The Snooty Fox café and convenience business has come a long way from its humble sandwich shop beginning.
The convenience sector is brimming with inspiring retailers with tales of transformation and triumph. But every now and again at Convenience Store we are lucky enough to meet retailers who have been on a such a long journey, both geographically and figuratively, that anyone hearing their story cannot help but be mightily impressed.
Frankie and Adrienn Ago, owners of The Snooty Fox (Nisa) convenience store and café in the leafy village of Shalford, Surrey, are just such a couple.
In 2004, Frankie arrived in the UK from Hungary with not much more than two bags and a case-load of ambition. Frankie, who comes from a foodservice background, immediately found a job washing dishes in a restaurant.
A few years later he found new work, in what was then a small sandwich bar called The Snooty Fox, in the heart of Shalford village. His duties quickly turned to making the sandwiches themselves and within a short space of time he had taken up many of the sandwich bar’s managerial responsibilities after proving himself to the then owner.
In 2009 when the owner decided to sell the business, Frankie was the man to buy it, and within three years he’d set his sights on a bigger slice of success.
“It was clear that the village had potential and was screaming out for something more. Shalford has a really diverse customer base with lots of young families and elderly people, but there is no grocery store within walking distance and no real heart of the village,” he says.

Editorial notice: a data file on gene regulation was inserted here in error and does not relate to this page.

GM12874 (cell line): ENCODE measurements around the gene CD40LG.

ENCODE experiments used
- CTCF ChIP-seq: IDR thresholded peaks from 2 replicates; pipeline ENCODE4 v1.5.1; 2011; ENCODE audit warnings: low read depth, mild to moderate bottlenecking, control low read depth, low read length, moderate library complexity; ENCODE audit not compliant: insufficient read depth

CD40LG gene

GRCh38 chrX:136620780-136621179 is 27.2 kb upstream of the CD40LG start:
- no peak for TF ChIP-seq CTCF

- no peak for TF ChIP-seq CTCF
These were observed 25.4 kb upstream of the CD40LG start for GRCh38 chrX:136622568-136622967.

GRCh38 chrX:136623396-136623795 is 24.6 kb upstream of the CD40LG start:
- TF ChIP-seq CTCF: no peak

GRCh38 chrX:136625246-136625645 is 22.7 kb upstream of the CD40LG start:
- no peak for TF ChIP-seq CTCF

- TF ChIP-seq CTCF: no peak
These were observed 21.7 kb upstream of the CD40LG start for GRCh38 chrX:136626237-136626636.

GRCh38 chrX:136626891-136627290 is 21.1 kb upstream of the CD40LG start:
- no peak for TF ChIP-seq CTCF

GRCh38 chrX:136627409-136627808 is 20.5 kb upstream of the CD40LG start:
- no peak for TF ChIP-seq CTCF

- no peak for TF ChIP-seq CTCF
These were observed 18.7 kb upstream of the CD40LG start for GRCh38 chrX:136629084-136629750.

“We were aware of another premises for sale just a few doors down from the sandwich bar and close to the railway station that we knew would be perfect for a village shop, but it was a tough time as the banks weren’t lending.
“Fortunately for us, a family friend and private investor, who knew the area, offered to support us and we jumped at the chance. He saw the potential and backed us.”
With no first-hand experience of running a convenience store and the pressure to do right by the people of Shalford and his investor, Frankie knew at once that symbol group membership would be the key to business success.
“We spoke to a number of symbol groups and other retailers, but we knew pretty much straight away that Nisa was the right fit,” Frankie says.
Adrienn, who had up until then been working in Hungary, joined Frankie in the UK in 2013, and just a few weeks later and with the help of the team at Nisa, the first incarnation of the 850sq ft Nisa-branded convenience store was created.
Adrienn, who now manages the day-to-day store operations, recalls the steep learning curve she faced. “It was terrifying at first – not only was I new to the UK, but I was taking over the running of a convenience business.
“Looking back now it seems crazy. We couldn’t have done it without Nisa’s support. They held our hands every step of the way, but at the same time they gave us the freedom to put our stamp on the business.”
From day one of opening, the store was exceeding expectations. “Nisa had compiled some reports and trade forecasts based on their insights into the local demographic before opening, but we did better than the best forecast straight away, and by year two we had exceeded our year five forecast,” Adrienn adds.